This report displays and discusses some of the data related to the poverty of children and their living arrangements and data on male employment and earnings, educational attainment, and incarceration. It then provides information on federal programs that could play a greater role in addressing poverty of children through the fathers of these children (nearly all noncustodial parents are fathers). These programs provide economic assistance, family support, and job training and employment to eligible participants. The report also examines federal programs that have the purposes of preventing teen pregnancy and helping disadvantaged youth obtain the skills and support they need to make the transition to adulthood. The underlying premise of these programs generally is that the aid or services received from these programs by low-income noncustodial fathers can help them in meeting their financial commitments to their children (or future children) and providing emotional support to their children. The report concludes by presenting several public policy approaches proposed by the...

    This report displays and discusses some of the data related to the poverty of children and their living arrangements and data on male employment and earnings, educational attainment, and incarceration. It then provides information on federal programs that could play a greater role in addressing poverty of children through the fathers of these children (nearly all noncustodial parents are fathers). These programs provide economic assistance, family support, and job training and employment to eligible participants. The report also examines federal programs that have the purposes of preventing teen pregnancy and helping disadvantaged youth obtain the skills and support they need to make the transition to adulthood. The underlying premise of these programs generally is that the aid or services received from these programs by low-income noncustodial fathers can help them in meeting their financial commitments to their children (or future children) and providing emotional support to their children. The report concludes by presenting several public policy approaches proposed by the policy community that might improve the lives of low-income noncustodial fathers and their children. For example, social policy could play a role by expanding economic assistance programs to noncustodial fathers, such as the Earned Income Tax Credit (EITC) and the Supplemental Nutrition Assistance Program (SNAP); and implementing strategies to prevent the build-up of unpaid child support through early intervention. (author abstract)

  • Individual Author: U.S. Department of Health and Human Services Administration for Children and Families Office of Child Support Enforcement
    Reference Type: Stakeholder Resource
    Year: 2013

    As a service member, or spouse or former spouse of one, you have unique child support needs.  All branches of the armed forces offer parenting programs and resources to strengthen military families.  This handbook supplements those resources by providing information you might need regarding paternity establishment, child support, access/visitation, and child custody.  First line supervisors and military commanders may also find this a handy addition to a leadership toolkit. (author abstract)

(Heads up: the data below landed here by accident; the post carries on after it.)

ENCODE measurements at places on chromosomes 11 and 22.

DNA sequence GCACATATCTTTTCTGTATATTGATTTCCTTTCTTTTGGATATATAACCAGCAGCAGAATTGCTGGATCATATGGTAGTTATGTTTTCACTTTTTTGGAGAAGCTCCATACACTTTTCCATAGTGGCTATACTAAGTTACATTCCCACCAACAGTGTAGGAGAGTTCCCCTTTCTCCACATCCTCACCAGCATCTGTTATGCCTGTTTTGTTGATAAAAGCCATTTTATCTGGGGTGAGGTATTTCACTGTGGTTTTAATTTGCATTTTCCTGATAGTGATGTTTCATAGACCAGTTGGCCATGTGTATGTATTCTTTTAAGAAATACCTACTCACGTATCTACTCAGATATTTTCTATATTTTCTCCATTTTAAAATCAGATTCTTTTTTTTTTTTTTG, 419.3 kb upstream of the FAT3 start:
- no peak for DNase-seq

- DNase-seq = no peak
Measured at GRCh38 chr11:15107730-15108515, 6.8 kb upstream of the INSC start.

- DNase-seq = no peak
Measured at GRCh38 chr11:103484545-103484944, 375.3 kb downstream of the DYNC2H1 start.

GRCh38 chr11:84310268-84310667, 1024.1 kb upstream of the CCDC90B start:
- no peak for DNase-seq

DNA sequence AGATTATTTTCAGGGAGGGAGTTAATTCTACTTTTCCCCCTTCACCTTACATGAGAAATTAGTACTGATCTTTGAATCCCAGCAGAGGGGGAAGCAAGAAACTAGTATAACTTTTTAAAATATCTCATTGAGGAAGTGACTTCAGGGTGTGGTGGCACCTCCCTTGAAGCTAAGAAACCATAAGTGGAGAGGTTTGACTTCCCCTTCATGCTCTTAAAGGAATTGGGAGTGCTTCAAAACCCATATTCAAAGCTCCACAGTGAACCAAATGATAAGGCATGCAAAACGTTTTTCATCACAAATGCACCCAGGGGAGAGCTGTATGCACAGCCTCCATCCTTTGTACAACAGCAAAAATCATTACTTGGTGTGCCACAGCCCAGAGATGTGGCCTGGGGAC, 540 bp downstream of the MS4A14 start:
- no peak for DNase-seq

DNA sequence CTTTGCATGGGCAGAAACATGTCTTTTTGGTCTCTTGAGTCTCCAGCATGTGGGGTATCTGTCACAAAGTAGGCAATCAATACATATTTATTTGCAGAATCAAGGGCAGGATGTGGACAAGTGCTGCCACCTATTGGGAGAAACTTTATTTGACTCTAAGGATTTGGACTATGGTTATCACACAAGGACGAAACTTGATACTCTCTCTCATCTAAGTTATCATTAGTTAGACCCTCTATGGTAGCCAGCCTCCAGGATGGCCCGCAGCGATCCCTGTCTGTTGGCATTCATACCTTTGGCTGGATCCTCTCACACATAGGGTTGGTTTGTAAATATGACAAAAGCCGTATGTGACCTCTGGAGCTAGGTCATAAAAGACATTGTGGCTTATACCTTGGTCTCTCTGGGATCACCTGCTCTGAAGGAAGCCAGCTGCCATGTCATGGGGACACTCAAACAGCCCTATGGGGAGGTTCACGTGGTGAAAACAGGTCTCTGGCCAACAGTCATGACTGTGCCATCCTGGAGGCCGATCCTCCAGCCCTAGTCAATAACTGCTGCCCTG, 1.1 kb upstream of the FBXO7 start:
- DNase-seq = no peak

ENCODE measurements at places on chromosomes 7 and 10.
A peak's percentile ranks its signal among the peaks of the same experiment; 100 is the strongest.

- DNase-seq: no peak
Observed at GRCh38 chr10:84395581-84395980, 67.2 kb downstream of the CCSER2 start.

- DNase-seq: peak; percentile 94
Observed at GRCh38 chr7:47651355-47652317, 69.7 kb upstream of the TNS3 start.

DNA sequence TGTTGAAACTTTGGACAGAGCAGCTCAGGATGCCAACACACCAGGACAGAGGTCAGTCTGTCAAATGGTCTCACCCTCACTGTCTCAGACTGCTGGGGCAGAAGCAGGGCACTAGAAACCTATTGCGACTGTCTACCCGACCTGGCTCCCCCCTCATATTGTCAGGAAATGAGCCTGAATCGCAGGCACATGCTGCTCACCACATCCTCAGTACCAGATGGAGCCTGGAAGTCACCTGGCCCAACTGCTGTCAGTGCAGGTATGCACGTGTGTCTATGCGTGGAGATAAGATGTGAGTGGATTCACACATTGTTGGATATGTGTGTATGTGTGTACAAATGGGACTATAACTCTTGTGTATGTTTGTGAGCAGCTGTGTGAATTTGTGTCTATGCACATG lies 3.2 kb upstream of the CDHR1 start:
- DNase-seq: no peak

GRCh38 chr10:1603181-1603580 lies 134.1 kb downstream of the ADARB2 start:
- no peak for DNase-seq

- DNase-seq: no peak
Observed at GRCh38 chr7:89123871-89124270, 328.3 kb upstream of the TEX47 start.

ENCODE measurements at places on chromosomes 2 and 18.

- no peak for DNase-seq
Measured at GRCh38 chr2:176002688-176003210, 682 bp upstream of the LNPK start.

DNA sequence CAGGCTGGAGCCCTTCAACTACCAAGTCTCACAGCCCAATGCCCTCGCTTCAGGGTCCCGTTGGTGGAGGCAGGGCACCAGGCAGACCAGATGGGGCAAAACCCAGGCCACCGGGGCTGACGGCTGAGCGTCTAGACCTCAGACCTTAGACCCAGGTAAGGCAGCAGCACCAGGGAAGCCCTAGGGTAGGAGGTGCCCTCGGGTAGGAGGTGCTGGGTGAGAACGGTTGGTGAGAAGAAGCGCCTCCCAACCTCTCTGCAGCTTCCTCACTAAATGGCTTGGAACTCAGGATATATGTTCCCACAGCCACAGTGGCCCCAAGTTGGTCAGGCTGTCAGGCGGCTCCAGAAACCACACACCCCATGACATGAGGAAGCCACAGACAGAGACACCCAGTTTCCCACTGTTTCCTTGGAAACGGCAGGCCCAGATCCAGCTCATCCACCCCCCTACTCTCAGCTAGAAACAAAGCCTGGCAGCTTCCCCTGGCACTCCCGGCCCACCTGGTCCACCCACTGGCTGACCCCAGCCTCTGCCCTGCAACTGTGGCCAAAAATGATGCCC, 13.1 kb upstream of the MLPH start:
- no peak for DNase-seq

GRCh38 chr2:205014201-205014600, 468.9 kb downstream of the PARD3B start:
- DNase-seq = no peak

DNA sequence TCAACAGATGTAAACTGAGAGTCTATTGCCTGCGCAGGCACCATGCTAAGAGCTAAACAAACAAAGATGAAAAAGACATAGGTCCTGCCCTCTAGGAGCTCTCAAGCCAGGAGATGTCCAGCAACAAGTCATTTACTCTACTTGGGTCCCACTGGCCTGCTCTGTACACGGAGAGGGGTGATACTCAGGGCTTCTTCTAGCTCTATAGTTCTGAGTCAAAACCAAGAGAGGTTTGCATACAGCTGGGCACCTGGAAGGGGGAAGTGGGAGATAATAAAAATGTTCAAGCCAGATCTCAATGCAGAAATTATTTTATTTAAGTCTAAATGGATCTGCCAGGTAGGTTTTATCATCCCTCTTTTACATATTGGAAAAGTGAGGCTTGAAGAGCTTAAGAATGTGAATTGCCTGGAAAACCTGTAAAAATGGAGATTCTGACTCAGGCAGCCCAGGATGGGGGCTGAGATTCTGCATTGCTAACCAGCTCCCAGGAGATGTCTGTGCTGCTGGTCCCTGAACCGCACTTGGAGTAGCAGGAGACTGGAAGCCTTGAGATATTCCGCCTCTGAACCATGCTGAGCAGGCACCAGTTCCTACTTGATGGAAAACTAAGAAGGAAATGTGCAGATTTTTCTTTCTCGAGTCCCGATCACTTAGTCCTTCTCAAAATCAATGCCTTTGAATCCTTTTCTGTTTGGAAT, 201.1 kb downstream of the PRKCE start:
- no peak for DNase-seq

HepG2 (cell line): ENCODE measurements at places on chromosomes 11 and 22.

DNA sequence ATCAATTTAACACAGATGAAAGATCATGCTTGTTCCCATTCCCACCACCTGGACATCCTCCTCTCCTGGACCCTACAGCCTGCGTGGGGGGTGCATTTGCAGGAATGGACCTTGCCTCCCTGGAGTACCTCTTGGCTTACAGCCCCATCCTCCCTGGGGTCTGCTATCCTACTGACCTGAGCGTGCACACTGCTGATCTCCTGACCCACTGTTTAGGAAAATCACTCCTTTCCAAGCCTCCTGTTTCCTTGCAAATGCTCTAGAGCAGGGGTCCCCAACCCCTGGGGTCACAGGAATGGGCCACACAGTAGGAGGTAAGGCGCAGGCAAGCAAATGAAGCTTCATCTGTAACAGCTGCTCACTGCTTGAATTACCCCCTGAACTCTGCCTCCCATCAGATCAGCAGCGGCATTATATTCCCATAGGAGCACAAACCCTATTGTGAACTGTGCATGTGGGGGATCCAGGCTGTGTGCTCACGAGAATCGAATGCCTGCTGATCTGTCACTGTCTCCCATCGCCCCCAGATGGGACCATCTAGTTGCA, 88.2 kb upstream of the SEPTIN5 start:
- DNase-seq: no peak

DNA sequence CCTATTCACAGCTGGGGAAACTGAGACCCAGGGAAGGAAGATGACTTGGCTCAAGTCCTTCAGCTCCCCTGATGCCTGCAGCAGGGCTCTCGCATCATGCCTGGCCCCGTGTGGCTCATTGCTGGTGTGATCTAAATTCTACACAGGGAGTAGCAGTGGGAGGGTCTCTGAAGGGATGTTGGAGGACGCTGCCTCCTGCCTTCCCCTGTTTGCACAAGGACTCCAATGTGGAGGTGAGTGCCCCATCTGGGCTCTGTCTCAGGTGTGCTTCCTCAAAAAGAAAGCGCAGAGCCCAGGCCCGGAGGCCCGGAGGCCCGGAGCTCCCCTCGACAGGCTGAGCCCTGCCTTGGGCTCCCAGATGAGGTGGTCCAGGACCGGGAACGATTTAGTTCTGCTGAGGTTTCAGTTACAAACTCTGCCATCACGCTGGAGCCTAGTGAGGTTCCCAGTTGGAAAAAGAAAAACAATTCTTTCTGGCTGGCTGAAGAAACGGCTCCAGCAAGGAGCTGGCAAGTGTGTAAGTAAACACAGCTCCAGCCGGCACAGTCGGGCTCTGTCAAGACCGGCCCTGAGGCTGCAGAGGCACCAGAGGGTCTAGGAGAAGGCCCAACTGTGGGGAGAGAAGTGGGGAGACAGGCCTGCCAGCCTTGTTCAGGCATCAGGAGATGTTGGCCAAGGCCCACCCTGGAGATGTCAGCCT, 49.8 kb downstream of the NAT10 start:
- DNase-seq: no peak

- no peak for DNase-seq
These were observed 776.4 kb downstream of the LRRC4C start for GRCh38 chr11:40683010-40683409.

As a service member, or spouse or former spouse of one, you have unique child support needs.  All branches of the armed forces offer parenting programs and resources to strengthen military families.  This handbook supplements those resources by providing information you might need regarding paternity establishment, child support, access/visitation, and child custody.  First line supervisors and military commanders may also find this a handy addition to a leadership toolkit. (author abstract)

  • Individual Author: Office of Child Support Enforcement
    Reference Type: Stakeholder Resource
    Year: 2013

    This fact sheet focuses on data reported in a recent U.S. Census Bureau report, Custodial Mothers and Fathers and Their Child Support: 2009.  The data reported are estimated based on a biennial survey of custodial parents, the Child Support Supplement to the Current Population Survey, March/April 2010, co-sponsored by the Office of Child Support Enforcement.

    While we have very detailed information on the IV-D caseload, there is no national source of information for total (IV-D and non-IV-D) child support recipients and total amount of child support received. We rely on nationally representative surveys such as this one to provide information on the total child support population. It is important to note that this survey includes both IV-D and non-IV-D families, but does not include households where children are living with someone other than their biological parent (e.g. aunt, uncle, grandparents). (author abstract)

    This fact sheet focuses on data reported in a recent U.S. Census Bureau report, Custodial Mothers and Fathers and Their Child Support: 2009.  The data reported are estimated based on a biennial survey of custodial parents, the Child Support Supplement to the Current Population Survey, March/April 2010, co-sponsored by the Office of Child Support Enforcement.

    While we have very detailed information on the IV-D caseload, there is no national source of information for total (IV-D and non-IV-D) child support recipients and total amount of child support received. We rely on nationally representative surveys such as this one to provide information on the total child support population. It is important to note that this survey includes both IV-D and non-IV-D families, but does not include households where children are living with someone other than their biological parent (e.g. aunt, uncle, grandparents). (author abstract)